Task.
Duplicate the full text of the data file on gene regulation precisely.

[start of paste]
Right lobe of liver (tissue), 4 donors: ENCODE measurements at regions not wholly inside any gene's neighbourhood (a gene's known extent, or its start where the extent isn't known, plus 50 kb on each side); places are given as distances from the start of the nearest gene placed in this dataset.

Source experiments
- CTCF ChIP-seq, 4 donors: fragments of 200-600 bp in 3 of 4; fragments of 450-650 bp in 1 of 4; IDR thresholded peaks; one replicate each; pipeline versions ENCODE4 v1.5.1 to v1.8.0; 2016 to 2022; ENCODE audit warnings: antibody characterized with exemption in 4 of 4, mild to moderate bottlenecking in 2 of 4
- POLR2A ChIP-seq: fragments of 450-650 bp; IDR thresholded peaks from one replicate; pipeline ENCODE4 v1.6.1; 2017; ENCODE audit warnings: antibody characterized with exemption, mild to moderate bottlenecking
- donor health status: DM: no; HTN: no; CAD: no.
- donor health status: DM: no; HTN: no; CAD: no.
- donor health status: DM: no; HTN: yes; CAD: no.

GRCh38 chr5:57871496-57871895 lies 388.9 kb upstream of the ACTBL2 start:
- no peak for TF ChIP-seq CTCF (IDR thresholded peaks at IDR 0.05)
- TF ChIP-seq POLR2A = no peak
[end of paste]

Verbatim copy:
Right lobe of liver (tissue), 4 donors: ENCODE measurements at regions not wholly inside any gene's neighbourhood (a gene's known extent, or its start where the extent isn't known, plus 50 kb on each side); places are given as distances from the start of the nearest gene placed in this dataset.

Source experiments
- CTCF ChIP-seq, 4 donors: fragments of 200-600 bp in 3 of 4; fragments of 450-650 bp in 1 of 4; IDR thresholded peaks; one replicate each; pipeline versions ENCODE4 v1.5.1 to v1.8.0; 2016 to 2022; ENCODE audit warnings: antibody characterized with exemption in 4 of 4, mild to moderate bottlenecking in 2 of 4
- POLR2A ChIP-seq: fragments of 450-650 bp; IDR thresholded peaks from one replicate; pipeline ENCODE4 v1.6.1; 2017; ENCODE audit warnings: antibody characterized with exemption, mild to moderate bottlenecking
- donor health status: DM: no; HTN: no; CAD: no.
- donor health status: DM: no; HTN: no; CAD: no.
- donor health status: DM: no; HTN: yes; CAD: no.

GRCh38 chr5:57871496-57871895 lies 388.9 kb upstream of the ACTBL2 start:
- no peak for TF ChIP-seq CTCF (IDR thresholded peaks at IDR 0.05)
- TF ChIP-seq POLR2A = no peak